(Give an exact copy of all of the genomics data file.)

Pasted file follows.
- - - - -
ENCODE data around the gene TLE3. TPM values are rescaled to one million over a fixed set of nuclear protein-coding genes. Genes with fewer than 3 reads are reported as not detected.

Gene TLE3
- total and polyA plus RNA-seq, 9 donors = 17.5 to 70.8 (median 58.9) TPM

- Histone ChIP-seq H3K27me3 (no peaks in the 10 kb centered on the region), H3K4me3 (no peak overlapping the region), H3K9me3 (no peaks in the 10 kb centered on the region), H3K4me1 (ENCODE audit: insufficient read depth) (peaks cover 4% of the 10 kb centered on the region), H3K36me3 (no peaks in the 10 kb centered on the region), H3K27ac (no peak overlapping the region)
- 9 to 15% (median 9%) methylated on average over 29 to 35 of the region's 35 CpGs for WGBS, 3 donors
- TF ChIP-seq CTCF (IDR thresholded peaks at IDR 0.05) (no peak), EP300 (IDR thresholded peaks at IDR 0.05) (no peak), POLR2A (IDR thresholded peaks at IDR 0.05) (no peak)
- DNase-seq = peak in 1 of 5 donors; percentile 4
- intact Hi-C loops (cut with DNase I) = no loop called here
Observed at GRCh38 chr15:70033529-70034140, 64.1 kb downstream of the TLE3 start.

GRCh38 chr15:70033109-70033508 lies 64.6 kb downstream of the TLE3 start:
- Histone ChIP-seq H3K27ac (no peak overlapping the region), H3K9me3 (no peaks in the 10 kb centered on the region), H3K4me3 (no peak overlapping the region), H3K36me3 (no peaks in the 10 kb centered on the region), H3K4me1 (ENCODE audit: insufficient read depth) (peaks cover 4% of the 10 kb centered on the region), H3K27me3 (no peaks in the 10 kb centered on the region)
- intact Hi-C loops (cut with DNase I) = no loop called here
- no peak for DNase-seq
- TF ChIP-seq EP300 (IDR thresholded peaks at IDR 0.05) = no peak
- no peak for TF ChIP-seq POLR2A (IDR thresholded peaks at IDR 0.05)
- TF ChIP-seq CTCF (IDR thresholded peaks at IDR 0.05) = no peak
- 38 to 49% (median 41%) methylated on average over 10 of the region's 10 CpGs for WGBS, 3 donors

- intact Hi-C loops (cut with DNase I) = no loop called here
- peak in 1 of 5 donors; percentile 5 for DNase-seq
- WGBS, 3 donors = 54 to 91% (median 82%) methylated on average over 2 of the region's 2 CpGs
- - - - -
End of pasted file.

ENCODE data around the gene TLE3. TPM values are rescaled to one million over a fixed set of nuclear protein-coding genes. Genes with fewer than 3 reads are reported as not detected.

Gene TLE3
- total and polyA plus RNA-seq, 9 donors = 17.5 to 70.8 (median 58.9) TPM

- Histone ChIP-seq H3K27me3 (no peaks in the 10 kb centered on the region), H3K4me3 (no peak overlapping the region), H3K9me3 (no peaks in the 10 kb centered on the region), H3K4me1 (ENCODE audit: insufficient read depth) (peaks cover 4% of the 10 kb centered on the region), H3K36me3 (no peaks in the 10 kb centered on the region), H3K27ac (no peak overlapping the region)
- 9 to 15% (median 9%) methylated on average over 29 to 35 of the region's 35 CpGs for WGBS, 3 donors
- TF ChIP-seq CTCF (IDR thresholded peaks at IDR 0.05) (no peak), EP300 (IDR thresholded peaks at IDR 0.05) (no peak), POLR2A (IDR thresholded peaks at IDR 0.05) (no peak)
- DNase-seq = peak in 1 of 5 donors; percentile 4
- intact Hi-C loops (cut with DNase I) = no loop called here
Observed at GRCh38 chr15:70033529-70034140, 64.1 kb downstream of the TLE3 start.

GRCh38 chr15:70033109-70033508 lies 64.6 kb downstream of the TLE3 start:
- Histone ChIP-seq H3K27ac (no peak overlapping the region), H3K9me3 (no peaks in the 10 kb centered on the region), H3K4me3 (no peak overlapping the region), H3K36me3 (no peaks in the 10 kb centered on the region), H3K4me1 (ENCODE audit: insufficient read depth) (peaks cover 4% of the 10 kb centered on the region), H3K27me3 (no peaks in the 10 kb centered on the region)
- intact Hi-C loops (cut with DNase I) = no loop called here
- no peak for DNase-seq
- TF ChIP-seq EP300 (IDR thresholded peaks at IDR 0.05) = no peak
- no peak for TF ChIP-seq POLR2A (IDR thresholded peaks at IDR 0.05)
- TF ChIP-seq CTCF (IDR thresholded peaks at IDR 0.05) = no peak
- 38 to 49% (median 41%) methylated on average over 10 of the region's 10 CpGs for WGBS, 3 donors

- intact Hi-C loops (cut with DNase I) = no loop called here
- peak in 1 of 5 donors; percentile 5 for DNase-seq
- WGBS, 3 donors = 54 to 91% (median 82%) methylated on average over 2 of the region's 2 CpGs